Why AMD Stock Could Rise as PS5 and Xbox Supply Levels Off

AMD (AMD -0.61%) is one of the world’s leading semiconductor companies, providing computer hardware such as CPUs, motherboards, graphics cards, etc. for some of today’s most sought-after technologies. Shares of the company are down more than 20% in the past six months, but that could change thanks to AMD’s key position in the production of sony (SONY -0.37%) PlayStation 5 and Microsoft (MSFT -0.47%) Xbox Series X/S.

Sales up despite chip shortage

AMD provides processors and graphics cards for these two main video game consoles today. Sony announced that it sold 10 million PS5s in July 2021, making it the best-selling console in company history. Microsoft also revealed the same month that its Xbox Series X/S consoles were its “best-selling consoles to date, with more consoles sold to date than any previous generation.” Both gaming machines were first released in November 2020 as a new console generation, replacing the PlayStation 4 (2013) and Xbox One (2013).

Image source: Getty Images.

Sony and Microsoft reported skyrocketing console sales amid the COVID-19 pandemic, which has strained the tech world’s supply chain. Advances in technology increased demand for semiconductors by 17% from 2019 to 2021, and when shutdowns shuttered factories, higher demand and lower supply led to a continued shortage of chips. Almost every tech industry has been hit by the shortage, from automakers to smartphone retailers. Yet Sony and Microsoft still managed to achieve impressive sales despite their inability to fully meet consumer demand.

As the pandemic subsides and semiconductors become more readily available, AMD will be able to supply more of its products, putting more game consoles on shelves and in homes. Sony Senior Vice President Veronic Rogers said on June 3, 2022 that the company plans to significantly increase PS5 production this year. Microsoft, on the other hand, has been paying a variety of factories for chip priority in an effort to ramp up Xbox Series X/S production.

A win for Sony and Microsoft is a win for AMD

AMD divides its revenue into two segments: “Computing and Graphics” and “Enterprise, Embedded and Semi-Custom”. The former encompasses the company’s PC processors, chipsets, and graphics hardware, while the latter is its enterprise processors and custom architectures, such as those found in PlayStation and Xbox consoles. Of AMD’s $5.9 billion in Q1 2022 revenue, $2.8 billion came from computing and graphics, while $2.5 billion came from enterprise, embedded and semi-personalized.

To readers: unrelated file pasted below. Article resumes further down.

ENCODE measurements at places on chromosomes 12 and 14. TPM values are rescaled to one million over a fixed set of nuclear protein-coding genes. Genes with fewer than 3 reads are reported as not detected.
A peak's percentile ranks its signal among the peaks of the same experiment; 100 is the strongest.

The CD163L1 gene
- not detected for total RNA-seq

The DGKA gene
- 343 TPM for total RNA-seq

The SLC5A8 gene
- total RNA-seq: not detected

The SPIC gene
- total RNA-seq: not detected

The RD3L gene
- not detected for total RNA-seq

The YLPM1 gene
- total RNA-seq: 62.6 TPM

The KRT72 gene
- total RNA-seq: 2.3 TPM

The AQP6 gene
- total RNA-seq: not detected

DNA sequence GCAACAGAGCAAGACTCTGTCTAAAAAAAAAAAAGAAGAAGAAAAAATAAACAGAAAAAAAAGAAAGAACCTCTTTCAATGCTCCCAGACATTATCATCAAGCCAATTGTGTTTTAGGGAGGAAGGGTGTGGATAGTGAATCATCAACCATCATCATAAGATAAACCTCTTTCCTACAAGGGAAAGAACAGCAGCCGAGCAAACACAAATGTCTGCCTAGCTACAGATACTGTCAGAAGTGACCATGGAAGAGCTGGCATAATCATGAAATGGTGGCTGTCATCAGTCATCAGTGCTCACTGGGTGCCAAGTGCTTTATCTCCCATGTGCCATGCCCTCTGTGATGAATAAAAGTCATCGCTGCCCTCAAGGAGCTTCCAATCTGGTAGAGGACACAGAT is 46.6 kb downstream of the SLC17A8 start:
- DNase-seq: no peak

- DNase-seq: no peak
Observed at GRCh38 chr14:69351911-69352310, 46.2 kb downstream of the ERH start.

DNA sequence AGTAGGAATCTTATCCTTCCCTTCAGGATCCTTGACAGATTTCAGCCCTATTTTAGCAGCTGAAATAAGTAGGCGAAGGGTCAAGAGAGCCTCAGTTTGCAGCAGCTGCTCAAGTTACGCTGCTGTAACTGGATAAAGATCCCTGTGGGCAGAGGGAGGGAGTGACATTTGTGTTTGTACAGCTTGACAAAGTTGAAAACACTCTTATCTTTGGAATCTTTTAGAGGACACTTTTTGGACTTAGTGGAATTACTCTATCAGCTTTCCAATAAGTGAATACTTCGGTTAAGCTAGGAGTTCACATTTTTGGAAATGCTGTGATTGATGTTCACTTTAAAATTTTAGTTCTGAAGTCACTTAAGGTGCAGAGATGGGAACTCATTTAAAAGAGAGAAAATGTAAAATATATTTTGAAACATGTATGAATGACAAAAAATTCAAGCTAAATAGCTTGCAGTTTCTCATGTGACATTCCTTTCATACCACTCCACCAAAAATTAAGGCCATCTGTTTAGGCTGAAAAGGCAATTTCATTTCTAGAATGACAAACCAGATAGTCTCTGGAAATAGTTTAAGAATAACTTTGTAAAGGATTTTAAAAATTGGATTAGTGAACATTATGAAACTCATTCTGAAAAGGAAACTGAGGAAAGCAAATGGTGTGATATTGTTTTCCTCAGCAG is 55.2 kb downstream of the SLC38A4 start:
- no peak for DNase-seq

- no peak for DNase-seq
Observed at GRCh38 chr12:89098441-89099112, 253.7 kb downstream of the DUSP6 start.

Interestingly, while Computing and Graphics brought in $723 million in operating revenue for AMD, Enterprise, Embedded, and Semi-Custom brought in $881 million. The company essentially keeps $0.26 for every dollar of revenue made in the first segment, while the second – containing game consoles – earns $0.34.

AMD does not report individual sales figures for each company it supplies its products to, nor does it detail how much of its enterprise, embedded, and semi-custom sales come from console chips. But the higher margins in the enterprise, embedded and semi-custom category suggest that any significant sales growth there will boost earnings. AMD’s latest quarterly report also attributed its recent sales growth in this segment of PS5 and Xbox Series X / S sales.

Additionally, Sony and Microsoft will almost certainly release more powerful “Pro” versions of their consoles as the build continues. Both companies did this with their previous generation of consoles, releasing the initial consoles in 2013 and then a pro version three to four years later. Professional consoles would also draw their power from AMD’s high-end processors and graphics card technology, helping the company’s growth.

If supply chain constraints persist in the tech industry, Microsoft and Sony may not be able to meet consumer demand for their consoles, which will hurt AMD. However, with COVID-19 easing and countries reopening, stocks should continue to improve. By supplying hardware in Sony and Microsoft consoles, AMD benefits whichever console comes out on top – and that’s before you even consider that the company has supplied similar components for the increasingly popular Steam Deck from Valve, a portable game console.

A good long-term buy

AMD’s share price looks unusually low compared to its stellar recent earnings. The company’s revenue totaled $16.4 billion in 2021, up 68% from the prior year. Likewise, its gross profit was $7.9 billion in 2021, up 82% from 2020.

AMD PE Ratio Chart

AMD PE Report given by Y-Charts

The semiconductor company’s price-to-earnings ratio is currently well below its long-term average, suggesting its recent stock price doesn’t reflect AMD’s true value. Maybe chipmaker stock investors are nervous about the recent chip shortage or just uncomfortable investing in the tech, but whatever the reason, the price looks likely to go up. bounce back in the long run.

As the stock of both consoles has been extremely low since their launch, it would be worth checking the supply of local stores. If stores like GameStop, Target, Walmart, and others can keep the PS5 and Xbox Series X/S on the shelves, that will mean inventory has finally stabilized, and AMD is taking advantage of that.

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